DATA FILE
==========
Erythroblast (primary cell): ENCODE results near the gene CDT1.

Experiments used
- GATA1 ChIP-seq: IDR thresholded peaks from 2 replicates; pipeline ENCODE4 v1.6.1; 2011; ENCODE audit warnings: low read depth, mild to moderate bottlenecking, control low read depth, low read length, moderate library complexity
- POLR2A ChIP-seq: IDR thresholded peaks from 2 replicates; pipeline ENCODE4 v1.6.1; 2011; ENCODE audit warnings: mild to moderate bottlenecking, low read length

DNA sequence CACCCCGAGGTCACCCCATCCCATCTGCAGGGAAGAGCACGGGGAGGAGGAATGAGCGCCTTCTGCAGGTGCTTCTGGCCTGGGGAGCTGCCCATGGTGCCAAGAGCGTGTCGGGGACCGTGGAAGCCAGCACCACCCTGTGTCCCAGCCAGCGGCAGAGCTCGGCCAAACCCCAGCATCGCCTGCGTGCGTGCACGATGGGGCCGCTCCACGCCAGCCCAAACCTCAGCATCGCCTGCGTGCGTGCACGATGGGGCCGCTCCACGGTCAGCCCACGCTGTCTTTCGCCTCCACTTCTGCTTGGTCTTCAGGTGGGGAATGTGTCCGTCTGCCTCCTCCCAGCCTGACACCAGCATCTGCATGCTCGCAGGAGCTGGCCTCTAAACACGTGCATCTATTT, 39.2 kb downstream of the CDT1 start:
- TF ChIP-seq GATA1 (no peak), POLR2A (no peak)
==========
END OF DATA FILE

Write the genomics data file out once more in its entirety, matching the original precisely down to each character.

Erythroblast (primary cell): ENCODE results near the gene CDT1.

Experiments used
- GATA1 ChIP-seq: IDR thresholded peaks from 2 replicates; pipeline ENCODE4 v1.6.1; 2011; ENCODE audit warnings: low read depth, mild to moderate bottlenecking, control low read depth, low read length, moderate library complexity
- POLR2A ChIP-seq: IDR thresholded peaks from 2 replicates; pipeline ENCODE4 v1.6.1; 2011; ENCODE audit warnings: mild to moderate bottlenecking, low read length

DNA sequence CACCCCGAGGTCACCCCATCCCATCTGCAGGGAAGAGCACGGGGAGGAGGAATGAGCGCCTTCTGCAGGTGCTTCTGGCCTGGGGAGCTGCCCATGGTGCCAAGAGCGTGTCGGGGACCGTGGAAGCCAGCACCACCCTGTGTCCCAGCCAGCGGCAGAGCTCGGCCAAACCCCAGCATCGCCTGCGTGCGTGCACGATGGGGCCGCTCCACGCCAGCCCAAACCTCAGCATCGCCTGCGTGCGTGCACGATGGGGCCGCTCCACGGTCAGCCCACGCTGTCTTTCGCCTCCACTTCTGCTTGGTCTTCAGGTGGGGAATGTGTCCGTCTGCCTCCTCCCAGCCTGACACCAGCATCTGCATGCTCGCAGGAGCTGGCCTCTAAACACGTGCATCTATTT, 39.2 kb downstream of the CDT1 start:
- TF ChIP-seq GATA1 (no peak), POLR2A (no peak)